Shortly thereafter, Jesus tells Pilate in John 19:11, "You would have no authority over Me, unless it had been given you from above …." This authority to put Jesus to death would be odd if it didn't entail the general power to execute criminals. Finally, when He is dying by crucifixion, Jesus accepts the repentance of the thief on the cross, who says to his reviling companion, "Do you not even fear God, since you are under the same sentence of condemnation? And we indeed justly, for we are receiving what we deserve for our deeds…" (Luke 23:40-41). Had Jesus disagreed with this statement, responding to it with the promise of eternal salvation was a rather obtuse way to express the correction.
Beyond all this evidence that Jesus affirms the consistent biblical principle of capital punishment, there is yet one more vital concept to grasp. Christians believe that Christ died on the cross to pay for the sins of us all. Although His sinlessness merited eternal life, He endured the death we deserved to extend that gift to us. As Clark University Professor Michael Pakaluk so perfectly expressed the point, "If no crime deserves the death penalty, then it is hard to see why it was fitting that Christ be put to death for our sins…." If we didn't deserve the death penalty ourselves, then why would Christ need to suffer it on our behalf in order to satisfy the justice of God? Denying the death penalty directly assaults the justice of the Father—the One who required His own Son to pay precisely that price in our stead.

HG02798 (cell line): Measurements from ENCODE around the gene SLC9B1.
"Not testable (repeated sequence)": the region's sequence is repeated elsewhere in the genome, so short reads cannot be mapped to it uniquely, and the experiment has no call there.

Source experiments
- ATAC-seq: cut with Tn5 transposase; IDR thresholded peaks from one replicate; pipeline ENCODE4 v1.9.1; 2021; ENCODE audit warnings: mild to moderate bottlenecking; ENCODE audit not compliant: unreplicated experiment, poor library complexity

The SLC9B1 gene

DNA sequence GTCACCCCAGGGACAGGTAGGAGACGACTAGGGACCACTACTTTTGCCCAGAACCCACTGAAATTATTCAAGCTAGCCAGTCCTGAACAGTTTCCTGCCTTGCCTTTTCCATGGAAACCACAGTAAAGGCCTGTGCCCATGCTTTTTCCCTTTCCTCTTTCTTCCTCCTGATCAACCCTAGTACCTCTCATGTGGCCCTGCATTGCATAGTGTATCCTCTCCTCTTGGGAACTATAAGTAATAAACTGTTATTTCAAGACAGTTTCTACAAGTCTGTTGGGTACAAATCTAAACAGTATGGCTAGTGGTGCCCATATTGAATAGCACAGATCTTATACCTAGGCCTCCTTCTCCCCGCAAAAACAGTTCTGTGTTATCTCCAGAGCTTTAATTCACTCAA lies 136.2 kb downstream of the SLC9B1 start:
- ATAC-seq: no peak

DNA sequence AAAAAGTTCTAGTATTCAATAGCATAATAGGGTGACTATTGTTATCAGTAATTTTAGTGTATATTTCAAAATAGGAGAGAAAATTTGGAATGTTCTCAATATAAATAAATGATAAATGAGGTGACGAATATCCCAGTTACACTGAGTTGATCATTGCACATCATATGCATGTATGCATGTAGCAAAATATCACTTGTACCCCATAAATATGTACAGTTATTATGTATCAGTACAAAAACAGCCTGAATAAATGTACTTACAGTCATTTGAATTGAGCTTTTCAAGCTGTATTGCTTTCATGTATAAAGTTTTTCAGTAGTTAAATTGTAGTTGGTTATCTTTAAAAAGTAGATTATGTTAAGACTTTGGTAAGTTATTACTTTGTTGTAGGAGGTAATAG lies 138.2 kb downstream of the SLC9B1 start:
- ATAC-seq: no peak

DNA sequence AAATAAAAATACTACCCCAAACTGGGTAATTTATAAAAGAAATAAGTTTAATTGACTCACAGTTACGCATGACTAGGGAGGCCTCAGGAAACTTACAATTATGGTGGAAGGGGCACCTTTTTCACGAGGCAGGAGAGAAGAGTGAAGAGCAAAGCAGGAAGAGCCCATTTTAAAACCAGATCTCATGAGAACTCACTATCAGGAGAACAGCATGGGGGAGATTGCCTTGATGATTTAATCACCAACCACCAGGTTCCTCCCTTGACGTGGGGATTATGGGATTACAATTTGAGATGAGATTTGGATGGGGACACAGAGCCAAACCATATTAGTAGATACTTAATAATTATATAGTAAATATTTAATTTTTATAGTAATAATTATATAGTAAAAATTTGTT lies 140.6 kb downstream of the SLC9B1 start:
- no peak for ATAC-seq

What about the rest of the New Testament?
Since both Jesus' teaching and His death affirm capital punishment, it should come as no surprise that the rest of the New Testament reinforces this view.
When confronting Governor Festus, Paul says in Acts 25:11, "If I am a wrongdoer, and have committed anything worthy of death, I do not refuse to die; but if none of these things is true of which these men accuse me, no one can hand me over to them." He both affirms capital statutes and accepts them as binding on him if he has broken one. Later, in the New Testament's most famous passage on the nature of government, Paul explains, "But if you do what is evil, be afraid; for [the government] does not bear the sword for nothing; for it is a minister of God, an avenger who brings wrath upon the one who practices evil" (Romans 13:4). Finally, the same Bible which begins in Genesis 9:6 with the establishment of capital punishment, carries the theme consistently throughout the text, and ends by reiterating it in Revelation 13:10, "If any one is destined for captivity, to captivity he goes; if any one kills with the sword, with the sword he must be killed. Here is the perseverance and the faith of the saints."
Literally from beginning to end, the Bible teaches that capital punishment is authorized and required by God. If so, then why do so many people claim to oppose this practice on religious grounds? We'll consider some of their objections in the next column.